Greenwashing is a term used to describe the marketing tactic of making false or misleading claims about a product or service’s environmental benefits. “Executional greenwashing” is a neologism characterizing the way in which a business promotes or executes an environmental initiative, rather than the actual environmental impact of the initiative.
That is, a company might promote a recycling program as a positive environmental initiative, but if that recycling program is poorly designed or not effectively implemented, it may not actually have a significant impact on reducing waste or otherwise protecting the environment. In that instance, the company would be guilty of executional greenwashing.
Executional greenwashing can also occur when a company promotes an environmental initiative that is only a small part of its overall business practices while ignoring its other practices that have a larger negative environmental impact. For example, a business might promote the use of sustainable packaging for one product, while ignoring the fact that their overall production process is energy intensive and hugely greenhouse gas emitting.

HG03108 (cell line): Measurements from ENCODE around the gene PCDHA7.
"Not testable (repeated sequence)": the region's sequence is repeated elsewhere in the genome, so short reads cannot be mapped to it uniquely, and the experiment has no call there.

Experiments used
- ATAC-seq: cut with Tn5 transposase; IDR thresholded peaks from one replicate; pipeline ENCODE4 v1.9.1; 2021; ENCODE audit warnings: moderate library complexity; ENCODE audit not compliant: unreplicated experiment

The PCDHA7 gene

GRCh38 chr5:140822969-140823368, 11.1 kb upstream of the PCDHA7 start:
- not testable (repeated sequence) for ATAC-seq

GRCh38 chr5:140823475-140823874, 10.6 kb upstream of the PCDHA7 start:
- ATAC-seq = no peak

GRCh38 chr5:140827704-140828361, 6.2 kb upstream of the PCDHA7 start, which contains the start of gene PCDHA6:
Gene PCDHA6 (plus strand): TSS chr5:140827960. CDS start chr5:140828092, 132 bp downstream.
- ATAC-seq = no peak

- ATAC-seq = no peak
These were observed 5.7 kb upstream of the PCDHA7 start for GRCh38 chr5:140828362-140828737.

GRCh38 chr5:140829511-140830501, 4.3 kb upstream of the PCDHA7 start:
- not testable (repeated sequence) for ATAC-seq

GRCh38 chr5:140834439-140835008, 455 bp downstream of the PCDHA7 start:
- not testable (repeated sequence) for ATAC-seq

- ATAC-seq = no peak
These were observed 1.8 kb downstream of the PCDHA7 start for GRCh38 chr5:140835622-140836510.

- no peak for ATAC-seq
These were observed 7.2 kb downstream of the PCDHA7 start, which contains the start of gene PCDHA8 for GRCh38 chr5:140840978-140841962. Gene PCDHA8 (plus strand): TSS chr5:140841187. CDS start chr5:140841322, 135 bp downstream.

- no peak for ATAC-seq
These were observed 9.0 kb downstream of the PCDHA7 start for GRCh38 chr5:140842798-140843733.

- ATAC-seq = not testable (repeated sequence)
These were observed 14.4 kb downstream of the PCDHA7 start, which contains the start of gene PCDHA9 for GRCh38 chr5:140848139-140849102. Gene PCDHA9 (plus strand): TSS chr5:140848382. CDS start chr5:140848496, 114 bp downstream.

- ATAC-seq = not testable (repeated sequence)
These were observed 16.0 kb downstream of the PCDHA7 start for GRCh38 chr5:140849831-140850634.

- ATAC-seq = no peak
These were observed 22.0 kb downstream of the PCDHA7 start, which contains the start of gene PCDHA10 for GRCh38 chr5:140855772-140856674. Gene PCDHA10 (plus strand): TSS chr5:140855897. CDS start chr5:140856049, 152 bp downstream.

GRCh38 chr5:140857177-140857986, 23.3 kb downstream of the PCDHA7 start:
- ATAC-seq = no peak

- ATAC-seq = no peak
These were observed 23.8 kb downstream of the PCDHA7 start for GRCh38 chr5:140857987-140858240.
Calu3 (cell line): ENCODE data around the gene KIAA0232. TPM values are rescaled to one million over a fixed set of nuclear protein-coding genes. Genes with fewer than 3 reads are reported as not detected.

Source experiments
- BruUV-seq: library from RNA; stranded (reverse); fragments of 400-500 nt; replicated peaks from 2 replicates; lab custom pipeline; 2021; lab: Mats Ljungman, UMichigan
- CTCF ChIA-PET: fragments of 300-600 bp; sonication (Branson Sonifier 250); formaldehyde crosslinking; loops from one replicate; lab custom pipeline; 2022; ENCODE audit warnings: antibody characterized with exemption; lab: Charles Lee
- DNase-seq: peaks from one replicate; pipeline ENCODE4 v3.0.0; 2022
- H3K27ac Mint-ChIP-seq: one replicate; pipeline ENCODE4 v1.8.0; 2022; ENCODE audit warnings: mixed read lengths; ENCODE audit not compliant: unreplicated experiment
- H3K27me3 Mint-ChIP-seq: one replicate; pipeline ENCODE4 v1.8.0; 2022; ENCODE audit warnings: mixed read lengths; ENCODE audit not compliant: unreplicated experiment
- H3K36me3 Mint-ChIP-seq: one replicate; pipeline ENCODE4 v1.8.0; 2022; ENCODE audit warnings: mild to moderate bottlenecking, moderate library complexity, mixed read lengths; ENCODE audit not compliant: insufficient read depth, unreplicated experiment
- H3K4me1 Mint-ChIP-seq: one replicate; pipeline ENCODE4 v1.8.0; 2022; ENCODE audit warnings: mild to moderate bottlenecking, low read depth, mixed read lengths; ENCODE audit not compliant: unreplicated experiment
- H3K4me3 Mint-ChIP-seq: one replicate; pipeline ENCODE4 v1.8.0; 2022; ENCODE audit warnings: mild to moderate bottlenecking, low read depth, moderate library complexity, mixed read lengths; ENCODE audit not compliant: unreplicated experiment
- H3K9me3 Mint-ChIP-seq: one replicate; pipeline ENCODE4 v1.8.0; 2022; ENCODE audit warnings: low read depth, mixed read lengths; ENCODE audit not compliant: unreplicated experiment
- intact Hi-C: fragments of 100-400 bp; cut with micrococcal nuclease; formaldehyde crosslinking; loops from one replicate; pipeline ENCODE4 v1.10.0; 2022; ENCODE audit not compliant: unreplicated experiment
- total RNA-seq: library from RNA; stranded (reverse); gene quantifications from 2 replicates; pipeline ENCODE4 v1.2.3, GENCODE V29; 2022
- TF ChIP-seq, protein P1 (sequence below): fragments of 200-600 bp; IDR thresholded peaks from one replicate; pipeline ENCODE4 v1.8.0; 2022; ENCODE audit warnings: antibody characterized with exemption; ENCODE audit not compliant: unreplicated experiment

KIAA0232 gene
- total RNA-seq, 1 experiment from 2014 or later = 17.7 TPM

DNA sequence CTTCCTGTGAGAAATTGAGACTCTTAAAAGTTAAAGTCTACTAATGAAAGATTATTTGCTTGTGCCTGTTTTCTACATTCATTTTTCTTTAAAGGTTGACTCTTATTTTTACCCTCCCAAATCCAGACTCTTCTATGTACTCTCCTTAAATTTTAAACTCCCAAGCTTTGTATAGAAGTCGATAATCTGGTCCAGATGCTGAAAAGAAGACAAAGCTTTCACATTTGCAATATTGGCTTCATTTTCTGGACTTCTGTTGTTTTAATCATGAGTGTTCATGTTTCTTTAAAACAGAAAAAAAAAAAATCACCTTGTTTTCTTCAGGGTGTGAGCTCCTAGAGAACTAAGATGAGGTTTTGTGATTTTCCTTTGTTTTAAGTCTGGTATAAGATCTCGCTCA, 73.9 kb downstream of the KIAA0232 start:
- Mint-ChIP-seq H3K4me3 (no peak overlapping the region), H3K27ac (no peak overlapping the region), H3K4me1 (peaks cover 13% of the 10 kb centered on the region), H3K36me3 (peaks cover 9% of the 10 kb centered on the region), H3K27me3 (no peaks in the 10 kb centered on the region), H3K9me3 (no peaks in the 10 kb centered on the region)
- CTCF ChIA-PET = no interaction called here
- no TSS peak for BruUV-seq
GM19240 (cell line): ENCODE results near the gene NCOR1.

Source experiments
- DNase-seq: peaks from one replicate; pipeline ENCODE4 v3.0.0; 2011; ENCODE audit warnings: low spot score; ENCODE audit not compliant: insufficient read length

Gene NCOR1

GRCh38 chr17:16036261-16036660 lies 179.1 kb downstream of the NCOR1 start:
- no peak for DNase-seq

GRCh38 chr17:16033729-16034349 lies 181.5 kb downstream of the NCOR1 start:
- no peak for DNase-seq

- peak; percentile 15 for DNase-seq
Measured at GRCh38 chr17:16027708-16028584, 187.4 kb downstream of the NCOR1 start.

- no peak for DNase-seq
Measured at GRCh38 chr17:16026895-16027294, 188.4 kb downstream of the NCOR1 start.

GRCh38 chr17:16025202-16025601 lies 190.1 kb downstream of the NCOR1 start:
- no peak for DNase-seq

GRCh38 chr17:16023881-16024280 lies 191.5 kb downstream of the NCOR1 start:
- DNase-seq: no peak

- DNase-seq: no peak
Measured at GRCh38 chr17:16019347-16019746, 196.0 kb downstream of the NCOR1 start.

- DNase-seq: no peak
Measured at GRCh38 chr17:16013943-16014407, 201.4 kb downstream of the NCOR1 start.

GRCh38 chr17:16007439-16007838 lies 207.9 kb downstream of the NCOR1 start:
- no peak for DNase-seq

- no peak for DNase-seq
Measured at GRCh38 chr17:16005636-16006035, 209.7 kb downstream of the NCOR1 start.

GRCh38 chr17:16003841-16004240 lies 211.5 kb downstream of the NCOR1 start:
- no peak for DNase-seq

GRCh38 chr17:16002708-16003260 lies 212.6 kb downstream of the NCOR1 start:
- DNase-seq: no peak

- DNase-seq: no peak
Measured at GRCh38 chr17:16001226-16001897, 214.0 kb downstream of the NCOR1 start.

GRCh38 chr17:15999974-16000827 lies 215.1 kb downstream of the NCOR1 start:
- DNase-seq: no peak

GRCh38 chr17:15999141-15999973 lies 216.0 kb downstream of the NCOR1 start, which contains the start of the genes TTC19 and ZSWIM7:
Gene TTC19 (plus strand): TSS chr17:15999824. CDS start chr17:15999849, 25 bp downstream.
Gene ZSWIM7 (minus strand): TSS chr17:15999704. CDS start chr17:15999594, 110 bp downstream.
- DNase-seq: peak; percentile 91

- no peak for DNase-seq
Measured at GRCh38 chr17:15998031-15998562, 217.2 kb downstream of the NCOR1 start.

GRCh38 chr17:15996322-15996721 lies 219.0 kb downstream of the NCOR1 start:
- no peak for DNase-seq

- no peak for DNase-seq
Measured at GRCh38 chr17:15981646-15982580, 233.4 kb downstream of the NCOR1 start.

But the largest number of executional greenwashing claims have arisen where that new term has also been coined to describe when a business uses “nature evoking” imagery in communication campaigns instead of making verbal claims about the sustainability of their product or services to artificially enhance a brand’s ecological image. It is used to subconsciously communicate messages about greenery to the consumer, influencing their decision making. Consider the large number of businesses that have a wind turbine in their advertising.
It is suggested that executional greenwashing can be particularly deceptive, as it can create the illusion that a company is committed to sustainability, environmental stewardship, and broader ESG factors while masking the reality of its business practices. There are instances that it could be unintentional. Consumers and other businesses trying to make environmentally conscious choices may be misled by these claims and may inadvertently support companies that are not committed to sustainability.